When I was roughly "21" (sorry, bouncer man) and prepping for a bachelorette party, I remember thinking thoughts along these lines:

  • Does this pushup bra push up enough?
  • I hope we remember to take a group picture in the bathroom!
  • Do we have enough decorations with penises on them?
  • ZOMG we should make the bride wear a tutu because that's THEFUNNIESTTHINGEVER!
  • Okay, NOW my pushup bra pushes up enough. But where am I going to stash my keys? (Lightbulb!)
  • He is so.cute. Which one of us gets to kiss him?
  • Is my skirt too short? Cause I can make it shorter.
  • These stillettos are FIERCE! Sure, I may break my ankle, but hey, if they get too uncomfy I'll just take them off! Because going barefoot in a bar isn't trashy at all.
  • I have TWENTY BUCKS! How many beers can I get with that????
  • The bar closes at THREE? Then what???

Now that I'm 31 and packing for the trip, here's the thought process:

  • A weekend without my kids! Wahoo!
  • Wait...I'm really gonna miss my kids.
  • Can you tell I'm wearing Spanx with this dress?
  • I hope my kids are okay without me.
  • These shoes are perfect with this dress...but the heels may get really uncomfortable if we go dancing. Maybe I'll just wear the flats.
  • My husband is gonna feed my kids nothing but junk food and I'm going to come home to diabetic gremlins.
  • Oooh, before we go out dancing, let's do something fun like take a painting class! (Stop laughing. We're really doing that.)
  • I can't wait to spend some good quality girl time. I hope we get a chance to talk.
  • Gah, I'm gonna have to remember to pump before we go out so my boobs don't explode.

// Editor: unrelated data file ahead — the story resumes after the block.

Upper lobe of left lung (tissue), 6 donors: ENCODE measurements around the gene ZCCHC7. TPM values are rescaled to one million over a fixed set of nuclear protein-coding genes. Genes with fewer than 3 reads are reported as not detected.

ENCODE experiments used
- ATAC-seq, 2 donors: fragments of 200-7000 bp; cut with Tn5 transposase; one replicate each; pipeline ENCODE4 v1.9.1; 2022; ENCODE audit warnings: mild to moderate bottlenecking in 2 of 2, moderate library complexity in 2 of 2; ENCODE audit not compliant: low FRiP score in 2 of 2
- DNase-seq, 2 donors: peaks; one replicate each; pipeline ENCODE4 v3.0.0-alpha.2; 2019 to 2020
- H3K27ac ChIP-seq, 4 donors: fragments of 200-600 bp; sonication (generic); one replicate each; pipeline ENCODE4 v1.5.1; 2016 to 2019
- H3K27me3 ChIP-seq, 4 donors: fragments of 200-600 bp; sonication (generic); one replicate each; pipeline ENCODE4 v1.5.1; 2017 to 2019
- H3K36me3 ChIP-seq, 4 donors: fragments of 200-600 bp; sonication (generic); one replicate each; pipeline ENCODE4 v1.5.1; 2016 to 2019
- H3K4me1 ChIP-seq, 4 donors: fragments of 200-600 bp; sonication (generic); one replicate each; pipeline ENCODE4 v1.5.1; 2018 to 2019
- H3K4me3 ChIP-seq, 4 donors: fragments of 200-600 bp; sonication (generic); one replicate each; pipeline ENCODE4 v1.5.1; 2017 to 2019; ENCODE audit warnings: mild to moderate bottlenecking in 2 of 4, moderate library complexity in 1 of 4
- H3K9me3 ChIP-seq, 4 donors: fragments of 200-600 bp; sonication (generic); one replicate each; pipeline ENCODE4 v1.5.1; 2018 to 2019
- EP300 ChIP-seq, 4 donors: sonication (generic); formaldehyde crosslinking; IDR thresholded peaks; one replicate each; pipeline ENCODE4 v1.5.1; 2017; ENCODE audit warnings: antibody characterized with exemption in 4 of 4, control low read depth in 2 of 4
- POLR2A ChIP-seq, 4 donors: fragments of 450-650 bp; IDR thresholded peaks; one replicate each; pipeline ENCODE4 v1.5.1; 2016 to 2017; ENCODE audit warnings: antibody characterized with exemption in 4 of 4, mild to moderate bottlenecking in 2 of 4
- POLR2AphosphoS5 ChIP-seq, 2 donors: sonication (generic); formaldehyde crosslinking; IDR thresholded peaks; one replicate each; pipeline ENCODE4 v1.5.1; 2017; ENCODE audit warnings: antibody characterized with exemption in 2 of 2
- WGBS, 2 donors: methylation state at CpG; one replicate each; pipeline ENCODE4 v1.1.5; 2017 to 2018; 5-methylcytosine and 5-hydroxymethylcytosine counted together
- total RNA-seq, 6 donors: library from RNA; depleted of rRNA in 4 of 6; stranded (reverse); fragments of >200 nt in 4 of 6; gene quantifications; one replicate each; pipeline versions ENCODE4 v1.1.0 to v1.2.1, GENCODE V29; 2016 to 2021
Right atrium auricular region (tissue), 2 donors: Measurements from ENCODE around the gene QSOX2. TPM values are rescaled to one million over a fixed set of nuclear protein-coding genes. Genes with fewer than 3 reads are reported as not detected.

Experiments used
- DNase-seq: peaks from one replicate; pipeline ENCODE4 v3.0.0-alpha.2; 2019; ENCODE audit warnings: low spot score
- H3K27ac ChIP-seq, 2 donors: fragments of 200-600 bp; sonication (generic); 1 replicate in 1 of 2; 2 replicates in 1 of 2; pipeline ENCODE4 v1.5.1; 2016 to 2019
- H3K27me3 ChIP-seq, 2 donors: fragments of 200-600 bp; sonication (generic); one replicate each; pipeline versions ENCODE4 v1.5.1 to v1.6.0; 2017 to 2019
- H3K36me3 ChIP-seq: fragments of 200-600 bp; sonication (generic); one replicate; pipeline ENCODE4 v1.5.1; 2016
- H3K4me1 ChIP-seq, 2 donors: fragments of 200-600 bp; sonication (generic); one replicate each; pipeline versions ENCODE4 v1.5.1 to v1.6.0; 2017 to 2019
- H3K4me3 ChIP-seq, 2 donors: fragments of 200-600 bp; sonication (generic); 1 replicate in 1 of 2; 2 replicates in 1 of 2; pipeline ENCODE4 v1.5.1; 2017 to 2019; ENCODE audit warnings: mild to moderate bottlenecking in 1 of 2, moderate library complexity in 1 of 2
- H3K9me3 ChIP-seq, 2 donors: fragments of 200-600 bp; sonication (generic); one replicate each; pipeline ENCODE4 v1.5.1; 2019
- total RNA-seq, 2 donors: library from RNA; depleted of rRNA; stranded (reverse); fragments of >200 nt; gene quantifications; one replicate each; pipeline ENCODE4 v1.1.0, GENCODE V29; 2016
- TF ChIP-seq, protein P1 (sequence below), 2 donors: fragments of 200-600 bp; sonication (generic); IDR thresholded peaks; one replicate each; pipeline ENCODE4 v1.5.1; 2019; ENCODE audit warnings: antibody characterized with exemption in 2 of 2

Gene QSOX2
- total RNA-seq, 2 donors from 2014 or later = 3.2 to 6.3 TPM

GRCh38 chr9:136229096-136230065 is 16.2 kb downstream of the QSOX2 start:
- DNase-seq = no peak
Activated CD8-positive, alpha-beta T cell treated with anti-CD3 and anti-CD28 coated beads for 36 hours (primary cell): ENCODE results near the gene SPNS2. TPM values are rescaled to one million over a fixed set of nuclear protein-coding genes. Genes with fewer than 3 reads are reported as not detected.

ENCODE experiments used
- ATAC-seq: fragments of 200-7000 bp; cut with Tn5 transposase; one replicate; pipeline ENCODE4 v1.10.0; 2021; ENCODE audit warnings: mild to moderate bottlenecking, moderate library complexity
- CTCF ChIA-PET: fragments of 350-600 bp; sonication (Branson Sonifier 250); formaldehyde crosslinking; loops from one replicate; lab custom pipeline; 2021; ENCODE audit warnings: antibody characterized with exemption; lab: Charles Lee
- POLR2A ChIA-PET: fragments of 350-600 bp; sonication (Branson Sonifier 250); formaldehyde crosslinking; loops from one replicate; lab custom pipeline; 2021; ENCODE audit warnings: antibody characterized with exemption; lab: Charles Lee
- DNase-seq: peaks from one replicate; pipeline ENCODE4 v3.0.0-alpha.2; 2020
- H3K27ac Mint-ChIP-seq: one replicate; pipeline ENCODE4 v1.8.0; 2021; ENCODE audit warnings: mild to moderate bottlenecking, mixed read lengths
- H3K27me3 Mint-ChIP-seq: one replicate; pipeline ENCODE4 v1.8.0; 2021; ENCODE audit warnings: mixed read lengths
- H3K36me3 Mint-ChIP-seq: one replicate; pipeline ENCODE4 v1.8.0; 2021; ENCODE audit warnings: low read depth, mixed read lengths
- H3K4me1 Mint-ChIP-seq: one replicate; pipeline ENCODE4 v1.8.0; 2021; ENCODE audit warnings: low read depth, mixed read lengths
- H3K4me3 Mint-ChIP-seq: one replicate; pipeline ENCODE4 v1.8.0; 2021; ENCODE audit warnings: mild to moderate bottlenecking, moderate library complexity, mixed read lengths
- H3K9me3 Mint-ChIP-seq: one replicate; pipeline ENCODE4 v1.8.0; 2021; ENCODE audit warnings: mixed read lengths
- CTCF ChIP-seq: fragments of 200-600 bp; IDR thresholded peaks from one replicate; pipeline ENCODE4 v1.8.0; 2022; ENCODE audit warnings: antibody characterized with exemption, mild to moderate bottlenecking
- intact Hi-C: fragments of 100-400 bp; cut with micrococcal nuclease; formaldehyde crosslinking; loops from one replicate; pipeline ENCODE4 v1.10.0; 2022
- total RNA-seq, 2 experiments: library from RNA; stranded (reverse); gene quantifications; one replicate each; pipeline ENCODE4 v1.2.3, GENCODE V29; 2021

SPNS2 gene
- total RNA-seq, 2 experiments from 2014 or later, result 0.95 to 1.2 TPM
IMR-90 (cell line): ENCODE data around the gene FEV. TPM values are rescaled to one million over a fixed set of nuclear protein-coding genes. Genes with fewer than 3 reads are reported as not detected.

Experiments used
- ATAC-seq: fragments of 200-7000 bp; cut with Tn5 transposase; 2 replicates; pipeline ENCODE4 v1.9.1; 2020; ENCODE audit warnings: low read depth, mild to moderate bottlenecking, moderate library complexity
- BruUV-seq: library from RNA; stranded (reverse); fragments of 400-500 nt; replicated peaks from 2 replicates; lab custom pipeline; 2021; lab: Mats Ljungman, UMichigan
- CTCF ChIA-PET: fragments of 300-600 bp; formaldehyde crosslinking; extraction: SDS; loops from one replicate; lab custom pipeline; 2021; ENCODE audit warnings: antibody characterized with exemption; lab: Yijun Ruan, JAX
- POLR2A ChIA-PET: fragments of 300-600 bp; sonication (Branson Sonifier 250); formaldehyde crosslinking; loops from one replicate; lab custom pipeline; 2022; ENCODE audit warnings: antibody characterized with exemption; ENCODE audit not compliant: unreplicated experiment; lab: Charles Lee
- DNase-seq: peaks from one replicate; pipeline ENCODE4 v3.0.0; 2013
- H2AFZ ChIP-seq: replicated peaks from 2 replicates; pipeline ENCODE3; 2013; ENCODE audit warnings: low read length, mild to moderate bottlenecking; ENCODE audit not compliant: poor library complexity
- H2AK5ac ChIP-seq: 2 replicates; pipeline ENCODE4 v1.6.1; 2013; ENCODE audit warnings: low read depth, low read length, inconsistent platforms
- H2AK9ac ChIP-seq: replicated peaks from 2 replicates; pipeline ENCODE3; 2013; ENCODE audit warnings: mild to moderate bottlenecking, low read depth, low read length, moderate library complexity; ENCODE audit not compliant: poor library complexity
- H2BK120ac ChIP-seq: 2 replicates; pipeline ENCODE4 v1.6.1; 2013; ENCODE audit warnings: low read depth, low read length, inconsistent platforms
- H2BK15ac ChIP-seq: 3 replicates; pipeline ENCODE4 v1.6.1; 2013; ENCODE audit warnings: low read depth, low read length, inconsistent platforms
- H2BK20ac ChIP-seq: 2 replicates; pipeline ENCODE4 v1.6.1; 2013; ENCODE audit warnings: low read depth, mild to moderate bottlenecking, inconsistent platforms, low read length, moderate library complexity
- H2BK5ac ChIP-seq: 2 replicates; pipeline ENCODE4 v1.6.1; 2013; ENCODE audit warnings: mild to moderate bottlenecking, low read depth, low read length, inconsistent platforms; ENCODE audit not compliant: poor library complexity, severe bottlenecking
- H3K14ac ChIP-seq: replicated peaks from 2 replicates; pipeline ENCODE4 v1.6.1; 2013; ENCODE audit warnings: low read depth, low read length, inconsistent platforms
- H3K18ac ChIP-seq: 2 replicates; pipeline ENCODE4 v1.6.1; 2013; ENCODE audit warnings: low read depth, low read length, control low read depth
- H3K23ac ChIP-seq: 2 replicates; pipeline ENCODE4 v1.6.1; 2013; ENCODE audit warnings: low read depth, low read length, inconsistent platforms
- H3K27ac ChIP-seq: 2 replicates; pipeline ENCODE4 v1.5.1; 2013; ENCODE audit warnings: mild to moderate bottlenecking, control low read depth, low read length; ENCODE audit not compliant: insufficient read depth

• Let me make sure I have enough cash in case we have to take a cab...
  • My husband better text me a ton of pictures of the kids.
  • The limo's picking us up at 1am? Gulp...maybe I can take a power nap in the bathroom.

Whew. I'm so glad I'm not 21 anymore.

But who am I kidding? I'm not that mature. We're gonna party like rockstars. And I promise to post pictures.

How about y'all? How has your party style matured, other than having the financial means to splurge for the fancy drinks?


Posted by Colleen on July 26, 2011

Dear Duchess,

Congratulations on the wedding. You looked lovely. I didn't get up to watch it -- hello, three kids -- but, as I don't live under the rock, I feel like I got caught up pretty quickly. Leading up to the wedding, as you ran errands, you looked beautiful. As a bride you were stunning, and I've been really impressed with what you've worn since then. I think your style is flawless, and I love that -- odd headpieces aside -- you don't feel like you have to push the envelope of normal fashion in order to be fasionable. It works. And I'm impressed. And grateful, because I know you have a solid influence on fashion, and I'm really grateful that your influence balances out that of, say, Lady Gaga. Yin and Yang and all of that.

But girlfriend, I just read an article that said you are bringing back nude hose. If you're wearing them, then this is the truth. And I've seen pictures. Kate, I have to tell you, I feel personally betrayed. The fact that you are donning them in public is the butterfly flapping its wings that will cause a hurricane of stockings to descend on women the world over. I'm sure this time next year I'll own a few pairs, despite how wholeheartedly I rejoiced when they went out of vogue. Who am I to argue with fashion? And let's face it, Kate, you're fashion.